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Dunleavy provides a spark, again, for Milwaukee

During slumps and lackadaisical spurts, Milwaukee Bucks coach Jim Boylan looks at his bench, knowing one player will always temper his fears.

Jesuit High grad Mike Dunleavy Jr. entered Saturday's game against the Trail Blazers as an early candidate for the NBA's Sixth Man of the Year award, and his homecoming performance only helped perpetuate his candidacy for that honor.

The 6-foot-9 forward finished with 14 points and five rebounds off the bench in the Bucks' 110-104 win at the Rose Garden.

“He's been unbelievable, our most consistent player all year,” Boylan said. “When things aren't going well, to look down and see Mike on the bench ... you throw him in there and he's been productive almost every single night.”

Dunleavy's contributions on Saturday were exactly what Boylan has come to expect from his 32-year-old Duke product from Jesuit High.

Dunleavy played 29 minutes, knocked down three 3-pointers and locked down on defense, which helped Milwaukee stave off several Portland rallies in the second half.

“One of the things I can do is knock down shots, and my teammates did a good job of finding me,” he said.

Before Saturday's game, Dunleavy was Milwaukee's No. 3 scorer at 11.5 points a game, while shooting .454 from the field, .432 from 3-point range and .820 from the foul line.

“He's been having a sensational year and contributing mightily to all aspects of our game,” Boylan said. “It's not just offense or scoring. Mike's a good distributor, he moves the ball around, he knows how to play the game and he's been an excellent rebounder.

“He's helped us in a lot of ways.”

And Dunleavy, who's in his 11th NBA season and first with the Bucks, has made the most of his supporting role.

“Coming off the bench, I try to provide energy, a spark,” he said. “We have a pretty solid bench, a group of guys that play well when they're in there. So (my role is) to be a part of that group and provide a guy that can space the floor for Brandon (Jennings) and Monta (Ellis).”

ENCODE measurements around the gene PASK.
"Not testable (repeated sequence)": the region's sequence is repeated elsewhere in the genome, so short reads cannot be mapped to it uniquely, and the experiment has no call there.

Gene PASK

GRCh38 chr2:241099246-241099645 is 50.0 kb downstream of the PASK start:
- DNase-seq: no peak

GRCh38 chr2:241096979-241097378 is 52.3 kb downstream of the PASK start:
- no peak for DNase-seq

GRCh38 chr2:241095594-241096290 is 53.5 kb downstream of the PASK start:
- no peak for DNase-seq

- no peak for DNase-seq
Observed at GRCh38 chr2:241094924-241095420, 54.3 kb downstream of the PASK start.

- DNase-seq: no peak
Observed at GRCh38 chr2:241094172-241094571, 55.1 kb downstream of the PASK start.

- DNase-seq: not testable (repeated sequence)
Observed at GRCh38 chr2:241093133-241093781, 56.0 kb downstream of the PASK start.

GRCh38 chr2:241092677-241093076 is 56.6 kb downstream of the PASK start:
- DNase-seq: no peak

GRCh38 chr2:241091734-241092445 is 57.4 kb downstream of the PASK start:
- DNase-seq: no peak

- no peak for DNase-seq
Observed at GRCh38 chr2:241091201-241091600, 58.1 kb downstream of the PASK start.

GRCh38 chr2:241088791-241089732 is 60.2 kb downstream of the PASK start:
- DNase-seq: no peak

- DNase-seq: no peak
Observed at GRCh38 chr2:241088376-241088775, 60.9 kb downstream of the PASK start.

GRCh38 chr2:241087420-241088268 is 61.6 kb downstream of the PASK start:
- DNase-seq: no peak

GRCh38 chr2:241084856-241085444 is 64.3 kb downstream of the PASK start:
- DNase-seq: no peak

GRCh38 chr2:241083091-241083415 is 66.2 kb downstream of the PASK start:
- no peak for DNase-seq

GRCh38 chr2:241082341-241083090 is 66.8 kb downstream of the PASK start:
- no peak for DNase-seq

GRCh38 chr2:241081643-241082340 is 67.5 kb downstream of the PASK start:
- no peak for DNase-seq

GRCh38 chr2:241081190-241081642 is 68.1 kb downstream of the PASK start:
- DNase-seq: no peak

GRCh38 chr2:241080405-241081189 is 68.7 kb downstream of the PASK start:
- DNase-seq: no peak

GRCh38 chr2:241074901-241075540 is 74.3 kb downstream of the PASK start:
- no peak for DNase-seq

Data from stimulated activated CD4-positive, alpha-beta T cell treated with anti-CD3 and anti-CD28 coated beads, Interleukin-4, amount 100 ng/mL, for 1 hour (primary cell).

On Saturday, Dunleavy returned to Portland, where he helped lead Jesuit to a state title in 1999, his senior year. And his friends who showed up got to see an impressive show.

“I like getting back here,” he said. “I get to see a lot of friends and familiar faces. I spent a lot of time at the Rose Garden, so it's always nice to be back.”

Dunleavy's father, Mike Dunleavy Sr., coached the Blazers from 1997 to 2001.

The younger Dunleavy plays the game like the son of a coach. And for Boylan, that's been invaluable.

“He makes his teammates better,” Boylan said. “And when you have someone like that on the floor, it's comforting for a coach.

“Mike's a smart player. He sees the plays happening. He's in the right spot. He's encouraging his teammates. And on this road trip, he's been really, really clutch.”

Saturday marked Milwaukee's final game of a four-game, West Coast trip. The Bucks went 3-1, and Dunleavy averaged just under 14 points during that stretch. He made the game-winning 3-pointer against Phoenix on Thursday.

The Bucks occupy the Western Conference's final playoff spot with half the season remaining. But Milwaukee is 5-2 after breaking a four-game losing streak, and its clutch man off the bench seems to be finding his groove.

“With so many games in a season, you get in a good rhythm,” Dunleavy said. “You get comfortable with your teammates, and this is about the time of year when that starts to happen. I'm feeling good out there, and hopefully I can keep playing well.”